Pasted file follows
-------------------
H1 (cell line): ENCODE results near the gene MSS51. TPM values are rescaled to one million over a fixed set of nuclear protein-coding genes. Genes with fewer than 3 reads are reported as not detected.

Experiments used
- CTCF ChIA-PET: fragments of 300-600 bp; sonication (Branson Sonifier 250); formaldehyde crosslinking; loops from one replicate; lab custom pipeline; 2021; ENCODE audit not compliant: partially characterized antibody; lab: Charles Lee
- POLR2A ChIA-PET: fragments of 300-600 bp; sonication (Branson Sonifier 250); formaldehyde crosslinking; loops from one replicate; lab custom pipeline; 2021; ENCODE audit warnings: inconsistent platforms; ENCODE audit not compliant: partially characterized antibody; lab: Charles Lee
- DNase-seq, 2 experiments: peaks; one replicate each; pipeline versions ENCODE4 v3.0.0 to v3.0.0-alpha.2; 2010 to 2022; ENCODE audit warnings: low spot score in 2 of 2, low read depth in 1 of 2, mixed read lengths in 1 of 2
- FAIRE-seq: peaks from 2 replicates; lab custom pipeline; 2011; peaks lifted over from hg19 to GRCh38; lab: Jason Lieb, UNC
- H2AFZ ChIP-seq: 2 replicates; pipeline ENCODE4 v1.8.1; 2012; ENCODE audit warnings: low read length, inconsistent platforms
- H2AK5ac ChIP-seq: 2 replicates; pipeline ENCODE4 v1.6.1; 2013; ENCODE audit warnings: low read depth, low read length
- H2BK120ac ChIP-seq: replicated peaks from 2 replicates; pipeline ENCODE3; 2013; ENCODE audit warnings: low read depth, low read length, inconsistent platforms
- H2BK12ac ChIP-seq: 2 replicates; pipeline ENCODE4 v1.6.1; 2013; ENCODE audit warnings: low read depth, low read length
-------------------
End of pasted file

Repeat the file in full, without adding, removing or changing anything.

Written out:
H1 (cell line): ENCODE results near the gene MSS51. TPM values are rescaled to one million over a fixed set of nuclear protein-coding genes. Genes with fewer than 3 reads are reported as not detected.

Experiments used
- CTCF ChIA-PET: fragments of 300-600 bp; sonication (Branson Sonifier 250); formaldehyde crosslinking; loops from one replicate; lab custom pipeline; 2021; ENCODE audit not compliant: partially characterized antibody; lab: Charles Lee
- POLR2A ChIA-PET: fragments of 300-600 bp; sonication (Branson Sonifier 250); formaldehyde crosslinking; loops from one replicate; lab custom pipeline; 2021; ENCODE audit warnings: inconsistent platforms; ENCODE audit not compliant: partially characterized antibody; lab: Charles Lee
- DNase-seq, 2 experiments: peaks; one replicate each; pipeline versions ENCODE4 v3.0.0 to v3.0.0-alpha.2; 2010 to 2022; ENCODE audit warnings: low spot score in 2 of 2, low read depth in 1 of 2, mixed read lengths in 1 of 2
- FAIRE-seq: peaks from 2 replicates; lab custom pipeline; 2011; peaks lifted over from hg19 to GRCh38; lab: Jason Lieb, UNC
- H2AFZ ChIP-seq: 2 replicates; pipeline ENCODE4 v1.8.1; 2012; ENCODE audit warnings: low read length, inconsistent platforms
- H2AK5ac ChIP-seq: 2 replicates; pipeline ENCODE4 v1.6.1; 2013; ENCODE audit warnings: low read depth, low read length
- H2BK120ac ChIP-seq: replicated peaks from 2 replicates; pipeline ENCODE3; 2013; ENCODE audit warnings: low read depth, low read length, inconsistent platforms
- H2BK12ac ChIP-seq: 2 replicates; pipeline ENCODE4 v1.6.1; 2013; ENCODE audit warnings: low read depth, low read length